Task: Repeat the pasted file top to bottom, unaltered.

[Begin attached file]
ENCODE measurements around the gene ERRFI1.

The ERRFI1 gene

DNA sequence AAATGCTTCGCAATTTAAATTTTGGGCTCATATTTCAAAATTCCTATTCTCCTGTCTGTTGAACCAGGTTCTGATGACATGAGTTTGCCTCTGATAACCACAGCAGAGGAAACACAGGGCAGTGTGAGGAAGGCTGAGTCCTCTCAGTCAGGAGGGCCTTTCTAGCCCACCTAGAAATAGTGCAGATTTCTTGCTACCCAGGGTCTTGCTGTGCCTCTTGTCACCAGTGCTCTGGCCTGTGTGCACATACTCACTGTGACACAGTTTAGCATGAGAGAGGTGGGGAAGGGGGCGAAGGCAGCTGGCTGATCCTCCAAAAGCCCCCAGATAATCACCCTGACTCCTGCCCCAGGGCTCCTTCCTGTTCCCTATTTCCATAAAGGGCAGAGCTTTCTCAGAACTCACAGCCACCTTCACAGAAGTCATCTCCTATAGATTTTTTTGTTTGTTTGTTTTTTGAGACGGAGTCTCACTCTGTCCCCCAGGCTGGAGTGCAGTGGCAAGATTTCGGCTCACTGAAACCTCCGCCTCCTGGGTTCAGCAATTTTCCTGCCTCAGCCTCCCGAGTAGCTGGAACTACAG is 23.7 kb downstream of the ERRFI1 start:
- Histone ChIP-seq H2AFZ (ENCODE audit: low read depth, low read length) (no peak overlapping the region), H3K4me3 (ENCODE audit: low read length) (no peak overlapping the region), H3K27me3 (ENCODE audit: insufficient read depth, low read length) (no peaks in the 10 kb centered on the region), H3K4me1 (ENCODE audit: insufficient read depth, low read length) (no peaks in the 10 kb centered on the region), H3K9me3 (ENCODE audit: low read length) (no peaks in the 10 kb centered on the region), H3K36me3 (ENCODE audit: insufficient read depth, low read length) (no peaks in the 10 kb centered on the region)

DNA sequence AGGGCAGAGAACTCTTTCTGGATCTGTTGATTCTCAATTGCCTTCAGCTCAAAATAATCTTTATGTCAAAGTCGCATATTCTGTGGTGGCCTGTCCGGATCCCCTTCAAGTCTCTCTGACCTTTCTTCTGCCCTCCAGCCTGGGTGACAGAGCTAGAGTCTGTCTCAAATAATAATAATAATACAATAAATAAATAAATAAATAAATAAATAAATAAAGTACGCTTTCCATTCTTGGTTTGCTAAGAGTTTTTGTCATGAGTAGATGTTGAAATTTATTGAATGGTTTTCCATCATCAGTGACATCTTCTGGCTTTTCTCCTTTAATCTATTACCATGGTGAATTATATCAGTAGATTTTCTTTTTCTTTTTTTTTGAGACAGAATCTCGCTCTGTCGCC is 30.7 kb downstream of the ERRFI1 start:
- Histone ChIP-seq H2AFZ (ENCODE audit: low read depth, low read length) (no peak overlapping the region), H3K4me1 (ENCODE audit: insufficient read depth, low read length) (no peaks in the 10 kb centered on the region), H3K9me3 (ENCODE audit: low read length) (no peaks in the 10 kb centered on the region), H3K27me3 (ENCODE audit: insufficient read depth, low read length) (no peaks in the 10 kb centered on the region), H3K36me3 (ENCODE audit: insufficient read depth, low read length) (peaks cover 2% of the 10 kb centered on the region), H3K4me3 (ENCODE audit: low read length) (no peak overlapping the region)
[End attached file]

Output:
ENCODE measurements around the gene ERRFI1.

The ERRFI1 gene

DNA sequence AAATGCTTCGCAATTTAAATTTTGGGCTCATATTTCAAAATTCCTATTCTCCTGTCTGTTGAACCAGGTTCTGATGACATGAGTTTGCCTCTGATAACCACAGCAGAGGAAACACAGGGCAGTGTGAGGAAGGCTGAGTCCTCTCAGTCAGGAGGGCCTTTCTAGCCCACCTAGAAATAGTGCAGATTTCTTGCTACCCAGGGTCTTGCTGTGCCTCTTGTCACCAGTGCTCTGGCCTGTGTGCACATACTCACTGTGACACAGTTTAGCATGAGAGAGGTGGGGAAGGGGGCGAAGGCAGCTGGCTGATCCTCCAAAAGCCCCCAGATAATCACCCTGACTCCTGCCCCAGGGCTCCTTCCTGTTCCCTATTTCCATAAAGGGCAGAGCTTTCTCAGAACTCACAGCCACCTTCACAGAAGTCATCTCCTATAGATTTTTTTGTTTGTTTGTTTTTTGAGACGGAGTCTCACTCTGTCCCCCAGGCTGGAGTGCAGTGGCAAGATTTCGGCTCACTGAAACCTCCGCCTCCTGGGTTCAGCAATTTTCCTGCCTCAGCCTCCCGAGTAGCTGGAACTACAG is 23.7 kb downstream of the ERRFI1 start:
- Histone ChIP-seq H2AFZ (ENCODE audit: low read depth, low read length) (no peak overlapping the region), H3K4me3 (ENCODE audit: low read length) (no peak overlapping the region), H3K27me3 (ENCODE audit: insufficient read depth, low read length) (no peaks in the 10 kb centered on the region), H3K4me1 (ENCODE audit: insufficient read depth, low read length) (no peaks in the 10 kb centered on the region), H3K9me3 (ENCODE audit: low read length) (no peaks in the 10 kb centered on the region), H3K36me3 (ENCODE audit: insufficient read depth, low read length) (no peaks in the 10 kb centered on the region)

DNA sequence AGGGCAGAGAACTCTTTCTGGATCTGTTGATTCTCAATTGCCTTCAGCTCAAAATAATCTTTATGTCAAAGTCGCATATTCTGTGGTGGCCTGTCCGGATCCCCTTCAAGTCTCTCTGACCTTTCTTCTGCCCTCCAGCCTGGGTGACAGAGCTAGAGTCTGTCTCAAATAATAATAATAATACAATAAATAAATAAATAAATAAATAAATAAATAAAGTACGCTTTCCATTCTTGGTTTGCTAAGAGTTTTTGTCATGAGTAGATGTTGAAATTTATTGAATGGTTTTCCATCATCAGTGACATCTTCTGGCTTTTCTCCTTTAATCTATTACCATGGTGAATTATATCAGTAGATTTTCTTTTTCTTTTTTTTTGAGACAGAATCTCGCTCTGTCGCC is 30.7 kb downstream of the ERRFI1 start:
- Histone ChIP-seq H2AFZ (ENCODE audit: low read depth, low read length) (no peak overlapping the region), H3K4me1 (ENCODE audit: insufficient read depth, low read length) (no peaks in the 10 kb centered on the region), H3K9me3 (ENCODE audit: low read length) (no peaks in the 10 kb centered on the region), H3K27me3 (ENCODE audit: insufficient read depth, low read length) (no peaks in the 10 kb centered on the region), H3K36me3 (ENCODE audit: insufficient read depth, low read length) (peaks cover 2% of the 10 kb centered on the region), H3K4me3 (ENCODE audit: low read length) (no peak overlapping the region)